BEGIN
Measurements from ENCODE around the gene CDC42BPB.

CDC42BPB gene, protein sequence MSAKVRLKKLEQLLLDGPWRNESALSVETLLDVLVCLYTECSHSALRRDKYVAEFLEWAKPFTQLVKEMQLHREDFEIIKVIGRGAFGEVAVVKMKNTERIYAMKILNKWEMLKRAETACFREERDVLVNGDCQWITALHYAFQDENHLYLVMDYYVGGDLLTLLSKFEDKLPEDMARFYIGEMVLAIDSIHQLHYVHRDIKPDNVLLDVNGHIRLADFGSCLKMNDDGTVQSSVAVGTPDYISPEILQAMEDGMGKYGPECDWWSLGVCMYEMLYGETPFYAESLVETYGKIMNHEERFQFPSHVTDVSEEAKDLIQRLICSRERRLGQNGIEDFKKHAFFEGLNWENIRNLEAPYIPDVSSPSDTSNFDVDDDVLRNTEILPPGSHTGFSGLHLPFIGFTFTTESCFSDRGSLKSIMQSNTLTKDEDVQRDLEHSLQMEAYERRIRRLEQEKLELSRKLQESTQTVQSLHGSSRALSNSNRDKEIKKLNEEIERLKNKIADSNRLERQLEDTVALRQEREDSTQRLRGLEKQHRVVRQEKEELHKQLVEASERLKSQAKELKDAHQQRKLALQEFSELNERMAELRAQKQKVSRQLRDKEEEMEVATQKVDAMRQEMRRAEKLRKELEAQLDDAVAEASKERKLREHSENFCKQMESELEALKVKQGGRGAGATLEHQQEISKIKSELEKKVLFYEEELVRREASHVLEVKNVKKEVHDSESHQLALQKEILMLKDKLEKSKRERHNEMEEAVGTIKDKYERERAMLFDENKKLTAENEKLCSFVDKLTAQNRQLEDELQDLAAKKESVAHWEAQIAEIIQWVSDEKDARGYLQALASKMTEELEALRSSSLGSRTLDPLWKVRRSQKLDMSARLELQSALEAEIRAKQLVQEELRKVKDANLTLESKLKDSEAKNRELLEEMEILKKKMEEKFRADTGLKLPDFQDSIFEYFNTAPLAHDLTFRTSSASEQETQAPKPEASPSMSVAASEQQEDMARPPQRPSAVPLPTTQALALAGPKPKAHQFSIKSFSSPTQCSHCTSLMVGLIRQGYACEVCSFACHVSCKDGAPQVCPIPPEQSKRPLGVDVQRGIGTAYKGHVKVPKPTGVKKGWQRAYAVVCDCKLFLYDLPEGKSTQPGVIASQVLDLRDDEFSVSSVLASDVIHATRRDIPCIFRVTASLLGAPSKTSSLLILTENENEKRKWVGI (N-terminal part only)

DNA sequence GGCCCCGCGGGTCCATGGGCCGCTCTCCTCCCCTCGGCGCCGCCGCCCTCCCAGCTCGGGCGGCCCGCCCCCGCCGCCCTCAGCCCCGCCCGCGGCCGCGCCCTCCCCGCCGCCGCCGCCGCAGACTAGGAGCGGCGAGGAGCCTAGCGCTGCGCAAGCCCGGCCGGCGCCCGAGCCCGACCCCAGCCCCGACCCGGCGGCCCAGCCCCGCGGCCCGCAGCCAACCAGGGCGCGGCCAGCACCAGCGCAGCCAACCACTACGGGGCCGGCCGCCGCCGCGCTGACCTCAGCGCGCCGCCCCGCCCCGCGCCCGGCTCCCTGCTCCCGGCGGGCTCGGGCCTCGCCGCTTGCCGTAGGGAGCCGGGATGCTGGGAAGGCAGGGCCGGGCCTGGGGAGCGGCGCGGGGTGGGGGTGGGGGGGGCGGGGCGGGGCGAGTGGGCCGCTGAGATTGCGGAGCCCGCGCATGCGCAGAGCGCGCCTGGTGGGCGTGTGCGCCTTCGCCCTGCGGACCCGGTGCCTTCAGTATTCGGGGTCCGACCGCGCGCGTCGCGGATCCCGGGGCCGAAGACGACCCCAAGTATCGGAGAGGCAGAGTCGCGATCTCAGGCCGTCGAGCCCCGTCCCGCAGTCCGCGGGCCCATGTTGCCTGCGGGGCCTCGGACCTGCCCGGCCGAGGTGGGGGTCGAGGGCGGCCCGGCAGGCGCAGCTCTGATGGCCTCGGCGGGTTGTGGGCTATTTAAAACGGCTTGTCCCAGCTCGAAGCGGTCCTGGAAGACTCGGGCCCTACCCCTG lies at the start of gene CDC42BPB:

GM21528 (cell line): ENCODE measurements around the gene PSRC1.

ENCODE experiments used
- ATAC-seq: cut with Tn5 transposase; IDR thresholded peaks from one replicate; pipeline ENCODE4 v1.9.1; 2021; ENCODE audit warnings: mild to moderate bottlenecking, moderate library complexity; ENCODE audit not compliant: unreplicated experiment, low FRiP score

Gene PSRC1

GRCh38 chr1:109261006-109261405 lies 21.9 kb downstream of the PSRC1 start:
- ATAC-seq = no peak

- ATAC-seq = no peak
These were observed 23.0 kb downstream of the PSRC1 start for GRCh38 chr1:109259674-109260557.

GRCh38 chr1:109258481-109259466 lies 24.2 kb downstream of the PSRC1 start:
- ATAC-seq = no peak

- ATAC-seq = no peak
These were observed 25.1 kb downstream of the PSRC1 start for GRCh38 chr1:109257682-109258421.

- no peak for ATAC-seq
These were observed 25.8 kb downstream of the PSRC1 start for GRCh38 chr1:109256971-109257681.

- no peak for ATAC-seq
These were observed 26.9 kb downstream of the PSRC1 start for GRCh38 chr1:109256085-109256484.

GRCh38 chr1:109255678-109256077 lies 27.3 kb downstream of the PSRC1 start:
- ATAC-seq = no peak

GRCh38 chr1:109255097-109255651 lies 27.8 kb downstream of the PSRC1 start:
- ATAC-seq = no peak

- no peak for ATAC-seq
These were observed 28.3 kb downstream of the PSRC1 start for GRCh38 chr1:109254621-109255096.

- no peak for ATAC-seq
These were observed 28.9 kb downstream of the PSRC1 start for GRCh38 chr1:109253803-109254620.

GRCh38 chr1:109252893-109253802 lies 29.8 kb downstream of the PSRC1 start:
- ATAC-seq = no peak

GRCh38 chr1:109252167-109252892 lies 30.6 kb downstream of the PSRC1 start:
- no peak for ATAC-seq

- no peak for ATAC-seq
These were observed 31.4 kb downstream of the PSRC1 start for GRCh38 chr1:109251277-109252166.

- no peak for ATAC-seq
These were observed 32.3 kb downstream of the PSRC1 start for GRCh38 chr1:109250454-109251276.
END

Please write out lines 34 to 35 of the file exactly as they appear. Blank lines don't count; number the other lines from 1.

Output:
- no peak for ATAC-seq
These were observed 32.3 kb downstream of the PSRC1 start for GRCh38 chr1:109250454-109251276.